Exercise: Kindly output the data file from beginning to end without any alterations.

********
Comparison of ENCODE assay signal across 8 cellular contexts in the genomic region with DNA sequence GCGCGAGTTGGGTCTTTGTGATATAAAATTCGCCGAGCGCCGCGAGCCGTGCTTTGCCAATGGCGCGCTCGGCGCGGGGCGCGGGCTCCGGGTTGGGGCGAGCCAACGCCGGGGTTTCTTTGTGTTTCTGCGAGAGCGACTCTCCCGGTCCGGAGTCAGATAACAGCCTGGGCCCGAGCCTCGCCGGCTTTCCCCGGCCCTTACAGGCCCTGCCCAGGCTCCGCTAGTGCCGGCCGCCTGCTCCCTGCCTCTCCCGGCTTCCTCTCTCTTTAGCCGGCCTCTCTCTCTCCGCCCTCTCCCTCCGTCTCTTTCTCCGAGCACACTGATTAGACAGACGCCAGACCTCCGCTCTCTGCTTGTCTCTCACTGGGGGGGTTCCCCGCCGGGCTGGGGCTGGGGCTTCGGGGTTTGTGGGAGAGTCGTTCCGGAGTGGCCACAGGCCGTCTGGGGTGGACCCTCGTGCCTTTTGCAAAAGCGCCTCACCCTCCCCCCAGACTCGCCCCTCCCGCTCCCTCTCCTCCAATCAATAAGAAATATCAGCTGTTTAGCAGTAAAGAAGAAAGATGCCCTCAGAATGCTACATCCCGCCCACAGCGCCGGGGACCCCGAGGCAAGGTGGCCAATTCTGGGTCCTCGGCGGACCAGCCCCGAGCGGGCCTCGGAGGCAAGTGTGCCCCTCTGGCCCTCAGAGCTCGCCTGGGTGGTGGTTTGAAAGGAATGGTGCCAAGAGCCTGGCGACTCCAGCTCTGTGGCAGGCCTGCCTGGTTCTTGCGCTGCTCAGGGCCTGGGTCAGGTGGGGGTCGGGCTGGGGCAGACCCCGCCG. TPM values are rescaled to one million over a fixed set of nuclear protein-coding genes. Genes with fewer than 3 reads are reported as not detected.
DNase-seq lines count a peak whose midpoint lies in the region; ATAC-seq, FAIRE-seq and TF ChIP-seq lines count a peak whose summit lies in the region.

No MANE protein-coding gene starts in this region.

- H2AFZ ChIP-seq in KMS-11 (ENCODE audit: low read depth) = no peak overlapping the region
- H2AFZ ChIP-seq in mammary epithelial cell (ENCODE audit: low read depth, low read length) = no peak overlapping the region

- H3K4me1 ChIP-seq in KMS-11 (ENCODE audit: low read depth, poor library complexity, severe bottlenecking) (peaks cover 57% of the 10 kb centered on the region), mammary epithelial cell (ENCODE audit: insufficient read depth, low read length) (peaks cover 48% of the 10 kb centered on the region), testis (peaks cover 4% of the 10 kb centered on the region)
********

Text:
Comparison of ENCODE assay signal across 8 cellular contexts in the genomic region with DNA sequence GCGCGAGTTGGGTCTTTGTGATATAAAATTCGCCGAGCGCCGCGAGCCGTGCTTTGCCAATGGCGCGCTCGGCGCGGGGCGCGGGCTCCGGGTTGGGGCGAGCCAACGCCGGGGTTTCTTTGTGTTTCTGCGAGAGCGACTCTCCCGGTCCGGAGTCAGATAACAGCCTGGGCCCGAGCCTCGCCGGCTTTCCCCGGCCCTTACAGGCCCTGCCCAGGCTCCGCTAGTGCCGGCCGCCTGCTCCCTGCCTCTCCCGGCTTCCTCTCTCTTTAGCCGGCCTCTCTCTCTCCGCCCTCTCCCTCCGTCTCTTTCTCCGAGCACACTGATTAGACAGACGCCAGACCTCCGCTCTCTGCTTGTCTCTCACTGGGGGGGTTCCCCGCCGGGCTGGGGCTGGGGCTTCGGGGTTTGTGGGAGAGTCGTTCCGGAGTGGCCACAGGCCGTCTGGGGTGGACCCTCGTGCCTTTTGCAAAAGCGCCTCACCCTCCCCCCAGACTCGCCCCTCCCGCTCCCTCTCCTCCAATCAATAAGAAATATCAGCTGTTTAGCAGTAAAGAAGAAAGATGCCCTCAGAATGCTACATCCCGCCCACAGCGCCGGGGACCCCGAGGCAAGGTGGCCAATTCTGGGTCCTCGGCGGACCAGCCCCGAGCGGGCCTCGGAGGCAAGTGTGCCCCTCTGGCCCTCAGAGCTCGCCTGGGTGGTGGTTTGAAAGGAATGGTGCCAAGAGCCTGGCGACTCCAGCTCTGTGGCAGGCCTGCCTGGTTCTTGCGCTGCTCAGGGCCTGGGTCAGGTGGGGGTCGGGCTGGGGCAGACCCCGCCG. TPM values are rescaled to one million over a fixed set of nuclear protein-coding genes. Genes with fewer than 3 reads are reported as not detected.
DNase-seq lines count a peak whose midpoint lies in the region; ATAC-seq, FAIRE-seq and TF ChIP-seq lines count a peak whose summit lies in the region.

No MANE protein-coding gene starts in this region.

- H2AFZ ChIP-seq in KMS-11 (ENCODE audit: low read depth) = no peak overlapping the region
- H2AFZ ChIP-seq in mammary epithelial cell (ENCODE audit: low read depth, low read length) = no peak overlapping the region

- H3K4me1 ChIP-seq in KMS-11 (ENCODE audit: low read depth, poor library complexity, severe bottlenecking) (peaks cover 57% of the 10 kb centered on the region), mammary epithelial cell (ENCODE audit: insufficient read depth, low read length) (peaks cover 48% of the 10 kb centered on the region), testis (peaks cover 4% of the 10 kb centered on the region)